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01 September 2016

Recent headlines do not tell the full story about the commercial property market, argues Phillip Gadsden of Orchard Street.

Now that the initial market shock of the Brexit referendum result is over it is perhaps timely to review the impact of the vote on the UK commercial property market.

In summary, not much has changed. Sentiment in most letting markets outside the City (where occupiers are mostly finance industry-related) has remained largely positive. There are no indications yet of any significant fall in demand and most occupational deals that were negotiated before the referendum vote have completed as planned. 

Some two months after the referendum, the consensus is that valuations are down across the market by on average between 3-5%.  The valuation falls have not though been symmetric across all sectors and regions. Valuers have effectively increased the risk premium for short leases, vacancy and development projects and therefore values for higher risk properties have been hit hardest.  Conversely, good quality properties let to good covenants on long leases have been relatively unaffected.  For example, the portfolio of garden centres acquired for St. James’s Place late in 2015, which are let to Wyevale Garden Centres Limited on 25 year leases with rent reviews geared to RPI, have seen no reduction in value since the referendum.

The small fall in property values is probably as much to do with uncertainties caused by the referendum as it is the number of investment transactions ongoing currently, which are always low during the summer months. There have been a small number of well-publicised sales by open-ended funds scrambling for cash to meet redemptions, but it has been a tough job for valuers to interpolate underlying value movements when these deals, which involve ‘motivated’ sellers, comprise the bulk of the evidence.  However, this scramble for cash has proved a relatively short-term phenomenon and has been stemmed by a number of property funds closing for redemptions to allow for sales over a more orderly period.

Herd instinct

It’s worth revisiting the story behind recent headlines about the suspensions of several high-profile property funds, which were triggered by a surge in redemption requests immediately post-referendum.

A number of wholesale investment groups use a range of open-ended funds to gain property exposure for their multi-manager funds. When they decide to exit one fund holding, they tend to exit them all. The underlying funds then needed to act broadly in lock-step, introducing pricing adjustments largely simultaneously, then many decided to suspend the funds altogether. The alternative would have been a fire sale of property assets when the level of redemptions threatened to outstrip the cash available; something clearly not in the interests of their long-term investors.

It is an important distinction that the St. James’s Place property funds are only available to individual investors who are clients of St. James’s Place, therefore the funds are not subject to the potentially damaging impact of these institutional fund flows. While St. James’s Place introduced temporary pricing controls, there was only very limited pressure on the funds. The elevated cash levels in the funds also helped, which were a consequence of our cautious investment approach ahead of the referendum.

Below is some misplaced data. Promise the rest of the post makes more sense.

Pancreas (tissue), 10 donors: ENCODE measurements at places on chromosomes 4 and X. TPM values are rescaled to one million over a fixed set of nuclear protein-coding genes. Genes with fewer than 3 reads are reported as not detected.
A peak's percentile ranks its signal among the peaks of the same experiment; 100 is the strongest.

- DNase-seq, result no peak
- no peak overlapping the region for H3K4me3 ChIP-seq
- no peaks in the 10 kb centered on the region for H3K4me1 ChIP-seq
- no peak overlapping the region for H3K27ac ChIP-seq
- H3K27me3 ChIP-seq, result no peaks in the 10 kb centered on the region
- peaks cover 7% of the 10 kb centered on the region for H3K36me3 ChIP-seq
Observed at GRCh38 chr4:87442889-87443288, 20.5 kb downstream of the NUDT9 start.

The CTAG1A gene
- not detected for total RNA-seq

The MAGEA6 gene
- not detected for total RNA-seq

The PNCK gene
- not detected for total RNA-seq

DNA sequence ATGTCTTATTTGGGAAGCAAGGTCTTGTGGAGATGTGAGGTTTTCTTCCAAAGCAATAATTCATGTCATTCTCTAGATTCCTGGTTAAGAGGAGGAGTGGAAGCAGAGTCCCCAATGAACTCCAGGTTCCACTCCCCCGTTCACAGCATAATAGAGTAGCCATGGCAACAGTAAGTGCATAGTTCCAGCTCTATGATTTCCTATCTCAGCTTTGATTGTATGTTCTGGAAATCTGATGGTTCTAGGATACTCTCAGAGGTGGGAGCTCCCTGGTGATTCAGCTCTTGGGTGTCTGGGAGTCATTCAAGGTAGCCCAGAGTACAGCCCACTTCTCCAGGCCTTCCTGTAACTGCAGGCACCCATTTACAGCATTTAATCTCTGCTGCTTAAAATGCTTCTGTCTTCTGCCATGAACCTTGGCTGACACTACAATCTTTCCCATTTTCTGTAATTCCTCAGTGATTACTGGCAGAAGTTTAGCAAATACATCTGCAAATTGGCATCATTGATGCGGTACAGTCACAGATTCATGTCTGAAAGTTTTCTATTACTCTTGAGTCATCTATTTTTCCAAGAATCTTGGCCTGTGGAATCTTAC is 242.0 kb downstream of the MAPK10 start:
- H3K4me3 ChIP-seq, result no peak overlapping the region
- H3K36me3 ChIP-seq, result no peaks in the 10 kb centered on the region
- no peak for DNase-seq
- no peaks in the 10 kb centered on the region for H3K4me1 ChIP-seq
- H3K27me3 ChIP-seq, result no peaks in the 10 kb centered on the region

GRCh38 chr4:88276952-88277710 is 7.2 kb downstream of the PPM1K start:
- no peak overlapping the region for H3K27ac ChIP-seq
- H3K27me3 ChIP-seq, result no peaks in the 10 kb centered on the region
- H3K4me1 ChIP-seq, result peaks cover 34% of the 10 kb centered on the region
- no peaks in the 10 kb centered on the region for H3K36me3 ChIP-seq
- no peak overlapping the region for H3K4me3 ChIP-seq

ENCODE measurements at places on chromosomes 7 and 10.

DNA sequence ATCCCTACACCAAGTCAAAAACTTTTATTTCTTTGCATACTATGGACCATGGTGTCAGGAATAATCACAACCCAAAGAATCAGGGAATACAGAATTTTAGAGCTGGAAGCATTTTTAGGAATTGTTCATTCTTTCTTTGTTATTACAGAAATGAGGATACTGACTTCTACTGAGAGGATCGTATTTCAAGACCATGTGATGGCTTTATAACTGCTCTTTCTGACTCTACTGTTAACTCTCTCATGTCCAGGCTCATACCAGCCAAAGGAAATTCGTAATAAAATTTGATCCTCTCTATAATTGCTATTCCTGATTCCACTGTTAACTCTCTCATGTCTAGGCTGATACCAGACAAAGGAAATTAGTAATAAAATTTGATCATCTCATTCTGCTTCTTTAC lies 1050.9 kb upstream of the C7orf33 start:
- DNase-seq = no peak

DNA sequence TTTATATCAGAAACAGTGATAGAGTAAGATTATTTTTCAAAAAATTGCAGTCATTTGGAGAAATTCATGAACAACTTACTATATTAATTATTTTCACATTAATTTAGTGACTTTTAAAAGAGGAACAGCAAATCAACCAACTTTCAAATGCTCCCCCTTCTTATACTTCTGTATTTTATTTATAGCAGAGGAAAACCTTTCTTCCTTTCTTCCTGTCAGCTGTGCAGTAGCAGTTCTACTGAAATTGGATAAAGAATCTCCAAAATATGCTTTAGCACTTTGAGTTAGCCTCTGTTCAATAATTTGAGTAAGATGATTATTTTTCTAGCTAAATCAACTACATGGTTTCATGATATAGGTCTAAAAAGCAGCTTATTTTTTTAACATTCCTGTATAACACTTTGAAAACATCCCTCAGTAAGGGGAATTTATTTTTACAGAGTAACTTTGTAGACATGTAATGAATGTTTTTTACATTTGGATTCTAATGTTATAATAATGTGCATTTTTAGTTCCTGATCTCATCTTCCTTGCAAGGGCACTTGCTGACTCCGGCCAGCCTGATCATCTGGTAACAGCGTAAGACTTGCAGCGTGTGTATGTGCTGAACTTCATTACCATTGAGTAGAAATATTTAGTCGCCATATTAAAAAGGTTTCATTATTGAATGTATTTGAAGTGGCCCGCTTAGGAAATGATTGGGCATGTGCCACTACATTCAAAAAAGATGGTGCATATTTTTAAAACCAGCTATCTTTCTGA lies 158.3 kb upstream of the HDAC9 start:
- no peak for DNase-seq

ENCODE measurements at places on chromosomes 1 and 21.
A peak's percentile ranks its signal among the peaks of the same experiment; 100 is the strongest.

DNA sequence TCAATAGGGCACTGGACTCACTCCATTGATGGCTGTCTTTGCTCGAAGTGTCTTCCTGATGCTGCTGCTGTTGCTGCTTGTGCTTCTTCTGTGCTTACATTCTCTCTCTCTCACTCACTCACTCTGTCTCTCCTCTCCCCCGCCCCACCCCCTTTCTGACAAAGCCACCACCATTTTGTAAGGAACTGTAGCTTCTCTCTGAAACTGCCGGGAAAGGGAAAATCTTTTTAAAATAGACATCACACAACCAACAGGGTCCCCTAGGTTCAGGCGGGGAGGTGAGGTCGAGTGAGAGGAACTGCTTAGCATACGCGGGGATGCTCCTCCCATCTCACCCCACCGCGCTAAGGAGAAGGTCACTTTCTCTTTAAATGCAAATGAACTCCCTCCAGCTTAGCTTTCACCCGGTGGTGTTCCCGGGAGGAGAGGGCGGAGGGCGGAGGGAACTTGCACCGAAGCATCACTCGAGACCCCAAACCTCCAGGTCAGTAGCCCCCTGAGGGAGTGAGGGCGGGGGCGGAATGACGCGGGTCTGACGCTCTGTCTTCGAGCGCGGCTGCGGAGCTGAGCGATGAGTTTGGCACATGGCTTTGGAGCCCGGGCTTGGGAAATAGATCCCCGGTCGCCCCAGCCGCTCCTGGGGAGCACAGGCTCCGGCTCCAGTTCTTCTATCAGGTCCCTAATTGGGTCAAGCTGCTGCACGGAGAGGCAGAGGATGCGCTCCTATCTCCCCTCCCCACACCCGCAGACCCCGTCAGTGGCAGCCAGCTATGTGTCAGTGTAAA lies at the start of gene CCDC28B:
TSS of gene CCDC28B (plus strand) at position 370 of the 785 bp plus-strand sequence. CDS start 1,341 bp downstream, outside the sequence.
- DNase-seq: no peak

The decision to suspend trading in a number of the open-ended funds has had the effect of calming the market, but it remains to be seen what will happen when redemption restrictions are lifted.

Stronger underpin

As we’ve observed previously, whilst Brexit has introduced uncertainties into markets, the property sector is starting from a reasonably strong position. The market is not over-supplied, nor is it over-leveraged, in stark contrast with the period leading up to the global financial crisis. Being much better capitalised, the sector should be more able to withstand any economic shocks that might be down the road as Brexit unfolds.  Another way of looking at it is that a better capitalised market is likely to be a less volatile market.

Of course, in the long term, property investment is about income received from tenants. The sector yields circa 5%, which is very attractive both in terms of quantum and long-term stability. This represents a significant premium to many other asset classes, in particular gilts which are at or around an all-time low. This yield premium continues to underpin investor appetite for UK property. Furthermore, since Brexit the fall in sterling has made UK property some 10% or so cheaper to overseas buyers, which is why there have been several reports of overseas groups now looking closely at investing in the UK market.

Clearly these factors will not entirely insulate the property market from any economic and political headwinds that Brexit may generate, but it is better to go into a period of uncertainty from a position of relative strength. 

 

The value of an investment with St. James's Place will be directly linked to the performance of the funds you select and the value can therefore go down as well as up. You may get back less than you invested.

The St. James's Place Property fund has a deferred redemption period, transactions may be delayed for up to 6 months. Property market values are based on valuer's opinion rather than fact.

The opinions expressed are those of Phillip Gadsden of Orchard Street and are subject to market or economic changes. This material is not a recommendation, or intended to be relied upon as a forecast, research or advice. The views are not necessarily shared by other investment managers or St. James's Place Wealth Management.

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